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Thread: Shooting from camera tripods?

  1. #1

    Shooting from camera tripods?

    I've been looking at some of the shooting videos from the US on Youtube, and a few forums too, and have noticed that camera tripods seem to be quite popular among many of the long range shooters and hunters.

    Instead of a camera many of them are using a HOG Saddle (a small clamp or vice designed to hold the rifle), or some equivalent device.

    Has anyone here used anything like this? Is it purely a sniper's or target shooter's thing, or could it have any relevance for hunters in Europe?

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    Image url:

    HOG Saddle website: Hog Saddle‚„Ę by Shadow Tech LLC

    Longish but quite informative video on the types of tripod and how to use them:

  2. #2
    I've used a Manfrotto tripod as a rest while shooting squirrels at a feeder. had my back against a tree and the air rifle on a bar that screws onto the place where the camera goes. Haven't tried it with firearms yet but I don't see a problem.

    It's quite a heavy tripod though, one of their larger models, wouldn't want to be carrying it all day.

  3. #3
    I used a manfrotto for the sitting/kneeling supported sections of the RBL match this year , quite stable and extra stable if you support your strong arm on a rucksac as well
    Right where's those stones , I'll start !

  4. #4
    I would rather put the extra, and get a quad pod, especially the Hammond, not cheap, but sturdy & reliable

  5. #5
    I have been using a Manfrotto tripod for lamping and daytime foxing for a number of years in certain places where I have found it best to sit or stand in ambush. The tripod is one of the larger models so is sturdy enough to use when standing but weighs 7-8 lbs and is difficult to deploy quickly and, therefore, not suited for walk and stalk. I have made a sort of cradle which is quite simple, consisting of two foldable V shaped rests on a length of aluminium tubing with a Manfrotto QD fitting and fits onto the ball head to hold the rifle.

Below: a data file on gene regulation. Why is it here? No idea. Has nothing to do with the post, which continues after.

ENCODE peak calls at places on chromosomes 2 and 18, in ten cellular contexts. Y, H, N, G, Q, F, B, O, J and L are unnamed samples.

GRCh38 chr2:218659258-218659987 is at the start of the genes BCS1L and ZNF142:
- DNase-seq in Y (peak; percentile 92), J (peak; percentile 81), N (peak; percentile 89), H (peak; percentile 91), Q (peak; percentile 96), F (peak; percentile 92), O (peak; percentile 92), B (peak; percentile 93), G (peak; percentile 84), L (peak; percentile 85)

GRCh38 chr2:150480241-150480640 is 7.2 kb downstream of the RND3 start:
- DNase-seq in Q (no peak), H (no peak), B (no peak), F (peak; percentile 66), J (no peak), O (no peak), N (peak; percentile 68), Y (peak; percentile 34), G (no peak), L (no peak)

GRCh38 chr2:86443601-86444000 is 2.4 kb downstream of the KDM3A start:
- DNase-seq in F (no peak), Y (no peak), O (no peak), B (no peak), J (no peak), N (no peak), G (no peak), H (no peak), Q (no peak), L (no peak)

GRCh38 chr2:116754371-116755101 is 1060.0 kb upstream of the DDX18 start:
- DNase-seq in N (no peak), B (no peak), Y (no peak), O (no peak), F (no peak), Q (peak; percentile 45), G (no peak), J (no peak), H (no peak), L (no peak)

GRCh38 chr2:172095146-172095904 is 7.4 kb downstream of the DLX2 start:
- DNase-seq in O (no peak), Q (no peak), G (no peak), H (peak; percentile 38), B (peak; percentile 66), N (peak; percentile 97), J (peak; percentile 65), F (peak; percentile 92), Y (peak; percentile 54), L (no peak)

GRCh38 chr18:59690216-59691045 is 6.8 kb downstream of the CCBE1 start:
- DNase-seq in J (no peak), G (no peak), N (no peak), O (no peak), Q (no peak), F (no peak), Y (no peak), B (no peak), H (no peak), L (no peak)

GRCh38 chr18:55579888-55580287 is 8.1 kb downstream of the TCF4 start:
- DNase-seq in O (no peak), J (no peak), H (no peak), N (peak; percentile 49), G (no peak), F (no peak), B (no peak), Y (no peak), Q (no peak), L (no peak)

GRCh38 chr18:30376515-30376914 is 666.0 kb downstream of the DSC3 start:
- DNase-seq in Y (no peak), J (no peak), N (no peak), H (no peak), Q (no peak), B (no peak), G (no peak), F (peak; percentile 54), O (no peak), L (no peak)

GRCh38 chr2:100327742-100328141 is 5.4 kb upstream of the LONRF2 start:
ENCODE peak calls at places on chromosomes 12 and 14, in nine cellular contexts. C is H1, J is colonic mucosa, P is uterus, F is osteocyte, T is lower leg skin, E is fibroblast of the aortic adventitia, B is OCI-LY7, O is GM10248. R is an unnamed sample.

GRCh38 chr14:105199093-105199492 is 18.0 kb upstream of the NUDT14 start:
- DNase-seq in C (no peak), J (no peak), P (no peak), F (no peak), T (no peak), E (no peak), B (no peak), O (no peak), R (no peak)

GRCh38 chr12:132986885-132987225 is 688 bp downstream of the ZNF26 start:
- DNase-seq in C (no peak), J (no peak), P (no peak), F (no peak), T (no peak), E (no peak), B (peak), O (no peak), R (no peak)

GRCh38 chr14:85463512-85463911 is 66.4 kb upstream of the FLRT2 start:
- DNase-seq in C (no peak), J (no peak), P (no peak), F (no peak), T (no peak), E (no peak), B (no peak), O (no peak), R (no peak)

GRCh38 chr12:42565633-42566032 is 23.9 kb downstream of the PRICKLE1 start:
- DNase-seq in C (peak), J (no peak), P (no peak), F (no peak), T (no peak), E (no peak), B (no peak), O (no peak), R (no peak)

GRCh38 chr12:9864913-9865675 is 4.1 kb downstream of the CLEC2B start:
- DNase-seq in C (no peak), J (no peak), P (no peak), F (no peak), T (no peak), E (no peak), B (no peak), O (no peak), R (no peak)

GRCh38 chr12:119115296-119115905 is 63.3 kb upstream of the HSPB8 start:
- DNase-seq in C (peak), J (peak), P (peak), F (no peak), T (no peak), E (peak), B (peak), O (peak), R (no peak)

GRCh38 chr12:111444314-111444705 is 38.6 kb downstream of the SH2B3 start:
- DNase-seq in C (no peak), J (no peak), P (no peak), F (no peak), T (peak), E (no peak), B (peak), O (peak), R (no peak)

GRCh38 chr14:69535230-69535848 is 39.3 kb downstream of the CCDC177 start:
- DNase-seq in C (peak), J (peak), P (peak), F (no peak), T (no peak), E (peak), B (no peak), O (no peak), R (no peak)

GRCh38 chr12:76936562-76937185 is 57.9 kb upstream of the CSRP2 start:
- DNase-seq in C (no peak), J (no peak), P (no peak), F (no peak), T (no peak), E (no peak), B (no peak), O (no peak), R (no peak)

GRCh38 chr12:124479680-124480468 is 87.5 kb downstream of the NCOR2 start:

I don't, however, shoot off the cradle directly, as shown on those UTube videos, but pick up the rifle and rest my hands/arms on the cradle. I do this not only to give more flexibility when aiming but also out of concern that the rifle contacting the rest might cause the POI to change. Having said that, I have not got around to finding out, by testing on a range, if that might be the case.
    I have a number of places where I find it best to sit or stand in ambush so, with this kit, I am hands free to scan with lamp/IR spotter/binoculars. Indeed, on one farm where I only have to walk a short distance to a most useful and convenient ambush point, I even take a chair and sit comfortably whilst waiting for Charlie to put in an appearance. In other places, I take a waterproof cushion and sit on the ground or bank.
    WRT the Hog cradle as shown in those videos, they appear to be very well made but very expensive at $300 which would probably translate into £3-400 this side of the pond. The other, cheaper rest also looks good but I'm not really happy with the design and not prepared to spend, I expect, £200 to find out. I've not given it a lot of thought but it looks as though to duplicate the Hog cradle as a DIY project would be quite difficult and, in Aluminium, expensive. In steel, not so much, but will be very heavy. I'm still concerned, as above, that clamping the rifle in such devices might change the POI - but at those prices I'm not going to try to find out!.